Murphy, Peter (2010) Discovery. In: Imagination: three models of imagination in the age of the knowledge economy. Peter Lang, New York, US, pp. 87-135.
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[Extract] Creative acts deploy patterns. Conversely, the act of creation has its own patterns. It is explicable and understandable because it exhibits certain recurring features. Paradoxically that which is most fresh and unpredictable has characteristic repeating traits. Its acts of revolution both cycle back to an old refrain and explode in time confounding expectation. One of the characteristic patterns of creation is that it clumps and clusters-it does not distribute evenly across time and space. One of the primary expressions of this is the periodic golden ages of creativity. In less poetic terms, all that means is that creativity concentrates in specific times and places. This is true both of acts of creation and of the institutions that serve to mid-wife invention and to disseminate inventive creations to the wider society. At various times, academies, churches, colleges guilds, patrons, councils and associations have performed this supplemental role, as hand-maiden to creation. In the twentieth century, both business firms and universities emerged as key institutions for creative dissemination and diffusion, and both have also acted as social crucibles for creation. In these roles, both have played a central role in the arts- and science- based economics that emerged in the industrial age and transformed the economic and social landscape beyond recognition.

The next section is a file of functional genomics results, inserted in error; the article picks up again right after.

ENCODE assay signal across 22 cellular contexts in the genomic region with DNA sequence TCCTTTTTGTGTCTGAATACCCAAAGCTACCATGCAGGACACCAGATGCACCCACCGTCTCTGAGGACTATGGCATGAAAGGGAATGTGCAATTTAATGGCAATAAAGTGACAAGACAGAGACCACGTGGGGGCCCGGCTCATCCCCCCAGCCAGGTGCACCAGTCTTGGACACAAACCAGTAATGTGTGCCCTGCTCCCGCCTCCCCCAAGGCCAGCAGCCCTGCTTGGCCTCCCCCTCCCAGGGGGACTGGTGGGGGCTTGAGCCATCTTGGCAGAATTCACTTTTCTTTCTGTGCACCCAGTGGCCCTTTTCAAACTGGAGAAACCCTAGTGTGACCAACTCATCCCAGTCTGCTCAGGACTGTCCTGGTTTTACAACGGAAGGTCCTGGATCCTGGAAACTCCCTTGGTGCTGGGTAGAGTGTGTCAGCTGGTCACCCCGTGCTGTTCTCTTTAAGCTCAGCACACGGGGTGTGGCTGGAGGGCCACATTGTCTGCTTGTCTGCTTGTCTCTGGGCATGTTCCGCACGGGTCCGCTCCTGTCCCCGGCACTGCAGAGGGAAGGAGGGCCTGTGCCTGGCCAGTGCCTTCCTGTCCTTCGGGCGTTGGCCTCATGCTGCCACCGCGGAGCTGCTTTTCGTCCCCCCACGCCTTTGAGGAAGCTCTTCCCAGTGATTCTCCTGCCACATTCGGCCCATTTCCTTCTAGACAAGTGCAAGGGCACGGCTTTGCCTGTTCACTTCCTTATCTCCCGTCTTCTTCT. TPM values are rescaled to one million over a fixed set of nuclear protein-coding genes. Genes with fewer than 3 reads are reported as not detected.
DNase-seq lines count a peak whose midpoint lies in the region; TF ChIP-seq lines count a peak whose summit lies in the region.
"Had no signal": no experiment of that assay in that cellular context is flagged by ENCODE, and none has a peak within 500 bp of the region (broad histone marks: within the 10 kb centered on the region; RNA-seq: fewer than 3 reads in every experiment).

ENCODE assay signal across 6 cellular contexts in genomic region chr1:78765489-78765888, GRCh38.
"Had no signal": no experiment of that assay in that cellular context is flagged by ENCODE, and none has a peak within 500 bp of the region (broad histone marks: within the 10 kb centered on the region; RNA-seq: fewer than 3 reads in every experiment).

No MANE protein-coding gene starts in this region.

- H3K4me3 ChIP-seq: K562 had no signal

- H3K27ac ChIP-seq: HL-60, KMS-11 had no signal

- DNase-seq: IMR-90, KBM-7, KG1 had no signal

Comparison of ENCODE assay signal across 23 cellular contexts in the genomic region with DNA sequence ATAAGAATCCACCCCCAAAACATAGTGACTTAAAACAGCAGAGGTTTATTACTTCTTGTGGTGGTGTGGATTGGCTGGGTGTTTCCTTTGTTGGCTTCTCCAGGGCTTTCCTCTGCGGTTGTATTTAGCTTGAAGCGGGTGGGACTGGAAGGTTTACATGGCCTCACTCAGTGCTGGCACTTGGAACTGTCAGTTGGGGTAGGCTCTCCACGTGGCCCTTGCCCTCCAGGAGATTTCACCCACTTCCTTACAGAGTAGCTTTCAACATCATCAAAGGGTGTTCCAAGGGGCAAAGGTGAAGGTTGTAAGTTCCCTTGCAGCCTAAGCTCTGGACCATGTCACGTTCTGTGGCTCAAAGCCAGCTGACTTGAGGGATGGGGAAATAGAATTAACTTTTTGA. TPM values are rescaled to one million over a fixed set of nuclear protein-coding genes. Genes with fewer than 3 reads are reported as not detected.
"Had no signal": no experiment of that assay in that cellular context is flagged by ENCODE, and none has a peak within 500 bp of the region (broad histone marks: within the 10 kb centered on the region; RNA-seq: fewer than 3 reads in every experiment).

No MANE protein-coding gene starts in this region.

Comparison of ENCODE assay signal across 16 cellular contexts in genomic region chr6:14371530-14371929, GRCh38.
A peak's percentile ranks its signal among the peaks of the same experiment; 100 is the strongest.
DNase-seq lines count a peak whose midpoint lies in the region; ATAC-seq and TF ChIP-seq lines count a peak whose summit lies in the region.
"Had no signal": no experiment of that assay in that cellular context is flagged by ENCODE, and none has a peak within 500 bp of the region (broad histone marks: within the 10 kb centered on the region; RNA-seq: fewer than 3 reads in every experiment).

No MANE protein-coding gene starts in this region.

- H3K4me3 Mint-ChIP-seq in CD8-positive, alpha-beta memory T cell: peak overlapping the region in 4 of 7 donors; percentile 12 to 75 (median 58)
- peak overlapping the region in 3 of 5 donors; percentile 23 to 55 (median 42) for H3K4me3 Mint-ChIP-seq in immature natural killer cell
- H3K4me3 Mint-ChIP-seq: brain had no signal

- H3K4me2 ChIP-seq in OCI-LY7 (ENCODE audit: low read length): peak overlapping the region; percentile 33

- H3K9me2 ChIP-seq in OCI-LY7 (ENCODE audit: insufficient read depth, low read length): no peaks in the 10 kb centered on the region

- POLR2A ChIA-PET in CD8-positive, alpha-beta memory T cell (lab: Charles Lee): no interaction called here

|Item Type:||Book Chapter (Research - B1)|
|FoR Codes:||16 STUDIES IN HUMAN SOCIETY > 1608 Sociology > 160806 Social Theory @ 100%|
|SEO Codes:||97 EXPANDING KNOWLEDGE > 970116 Expanding Knowledge through Studies of Human Society @ 100%|
|Deposited On:||02 Nov 2012 15:27|
|Last Modified:||02 Nov 2012 15:27|
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